[28 July 2009]
Reading Mark Ribowsky’s self-described unauthorized biography of the Supremes, subtitled A Saga of Motown Dreams, Success and Betrayal, you can’t help but get the feeling that you’re not exactly hearing a symphony.
Sure, the story behind one of the most successful musical acts ever—only Elvis, the Beatles and Mariah Carey charted more No. 1 singles—is an intriguing one, a genuine all-American, rags-to-riches tale, complete with villains, victims and heroes, as well as a messy unraveling that rivals anything seen on Behind the Music. And for the uninitiated, Ribowsky’s skillful retelling of how Motown founder Berry Gordy Jr. built an empire from scratch is a gripping read. Berry’s success story—aided and abetted by the Supremes, Smokey Robinson, songwriting legends Holland-Dozier-Holland, and studio masters the Funk Brothers—is still a stunning accomplishment, especially considering the dearth of independent labels as the ‘50s gave way to the ’60s.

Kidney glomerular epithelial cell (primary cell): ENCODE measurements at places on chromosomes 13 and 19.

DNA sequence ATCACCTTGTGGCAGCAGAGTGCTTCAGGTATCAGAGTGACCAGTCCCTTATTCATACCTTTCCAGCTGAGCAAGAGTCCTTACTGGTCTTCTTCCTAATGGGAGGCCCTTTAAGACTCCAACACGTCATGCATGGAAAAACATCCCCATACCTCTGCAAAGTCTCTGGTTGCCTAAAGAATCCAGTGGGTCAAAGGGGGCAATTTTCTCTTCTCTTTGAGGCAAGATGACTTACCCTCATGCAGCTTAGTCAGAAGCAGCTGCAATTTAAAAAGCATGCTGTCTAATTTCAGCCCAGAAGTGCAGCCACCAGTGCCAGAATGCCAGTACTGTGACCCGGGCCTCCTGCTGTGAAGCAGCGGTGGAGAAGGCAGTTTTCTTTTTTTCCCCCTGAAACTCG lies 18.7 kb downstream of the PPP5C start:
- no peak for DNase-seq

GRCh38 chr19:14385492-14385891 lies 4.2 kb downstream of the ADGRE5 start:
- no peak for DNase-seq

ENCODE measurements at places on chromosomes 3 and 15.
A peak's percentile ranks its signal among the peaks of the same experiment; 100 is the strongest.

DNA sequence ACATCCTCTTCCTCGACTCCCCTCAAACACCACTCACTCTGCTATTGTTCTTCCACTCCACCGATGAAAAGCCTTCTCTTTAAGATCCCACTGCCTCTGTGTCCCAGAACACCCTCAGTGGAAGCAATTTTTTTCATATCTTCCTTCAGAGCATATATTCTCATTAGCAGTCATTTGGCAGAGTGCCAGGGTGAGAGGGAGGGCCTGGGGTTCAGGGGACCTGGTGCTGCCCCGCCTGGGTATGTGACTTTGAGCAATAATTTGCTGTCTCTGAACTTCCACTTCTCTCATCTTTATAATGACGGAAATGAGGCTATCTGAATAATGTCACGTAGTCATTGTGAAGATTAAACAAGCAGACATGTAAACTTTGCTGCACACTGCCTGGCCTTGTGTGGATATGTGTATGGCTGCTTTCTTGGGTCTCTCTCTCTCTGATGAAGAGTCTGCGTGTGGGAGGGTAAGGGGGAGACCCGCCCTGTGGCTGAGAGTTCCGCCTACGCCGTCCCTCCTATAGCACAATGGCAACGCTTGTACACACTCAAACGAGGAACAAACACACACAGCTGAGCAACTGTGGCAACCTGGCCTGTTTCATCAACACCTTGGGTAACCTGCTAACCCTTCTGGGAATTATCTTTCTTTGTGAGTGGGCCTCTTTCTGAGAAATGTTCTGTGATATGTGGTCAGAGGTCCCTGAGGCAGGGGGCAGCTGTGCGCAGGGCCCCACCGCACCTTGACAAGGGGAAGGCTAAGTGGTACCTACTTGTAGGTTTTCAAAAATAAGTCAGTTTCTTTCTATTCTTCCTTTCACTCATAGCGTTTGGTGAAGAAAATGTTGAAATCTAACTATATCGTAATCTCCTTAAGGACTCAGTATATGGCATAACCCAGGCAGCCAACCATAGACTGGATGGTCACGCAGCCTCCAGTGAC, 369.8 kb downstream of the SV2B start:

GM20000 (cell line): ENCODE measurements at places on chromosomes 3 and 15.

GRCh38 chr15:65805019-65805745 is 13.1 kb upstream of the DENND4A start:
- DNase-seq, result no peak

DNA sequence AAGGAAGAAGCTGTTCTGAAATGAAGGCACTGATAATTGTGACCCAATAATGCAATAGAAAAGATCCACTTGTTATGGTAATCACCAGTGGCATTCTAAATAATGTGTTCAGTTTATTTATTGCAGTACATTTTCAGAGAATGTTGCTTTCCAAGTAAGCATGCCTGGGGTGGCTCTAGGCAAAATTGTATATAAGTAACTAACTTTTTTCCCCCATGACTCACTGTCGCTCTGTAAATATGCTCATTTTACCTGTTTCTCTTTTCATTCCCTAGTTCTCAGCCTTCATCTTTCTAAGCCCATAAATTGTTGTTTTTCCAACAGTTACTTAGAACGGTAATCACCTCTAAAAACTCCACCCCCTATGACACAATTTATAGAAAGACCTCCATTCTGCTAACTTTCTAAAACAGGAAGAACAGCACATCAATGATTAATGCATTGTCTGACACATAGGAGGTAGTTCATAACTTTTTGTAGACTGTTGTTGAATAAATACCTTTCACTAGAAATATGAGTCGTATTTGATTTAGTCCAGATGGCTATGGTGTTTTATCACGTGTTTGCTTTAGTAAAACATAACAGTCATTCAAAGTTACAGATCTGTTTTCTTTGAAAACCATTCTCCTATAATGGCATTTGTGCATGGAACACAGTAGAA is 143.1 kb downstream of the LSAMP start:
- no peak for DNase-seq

But for all that, it seems that several voices essential to this tale are absent, or are merely echoed from previous biographies and autobiographies. Not that the Supremes story can’t be told without Diana Ross, Mary Wilson, Flo Ballard (who died in 1976), or Gordy, but their absence certainly makes it harder to know what really went on, and more importantly, why.
In the introduction, Ribowsky explains the rationale behind this approach, and makes plain his reasons for writing a biography of what he calls “the most important modern American music act after Elvis Presley” (I guess Bob Dylan doesn’t rate). Not only does he want to right the wrongs that have kept the Supremes from earning their proper place in the rock-lit canon—due in large part, Ribowsky feels, to sexism—but he believes that no one has yet to write the definitive book about the group.
“This may well be the first real biography of (the Supremes),” Ribowsky boasts, “that is, one written from the perspective of an outsider, with no personal investment in how events are told.” And he goes even further, claiming that Ross and Wilson “may actually be the world’s worst sources about the Supremes”.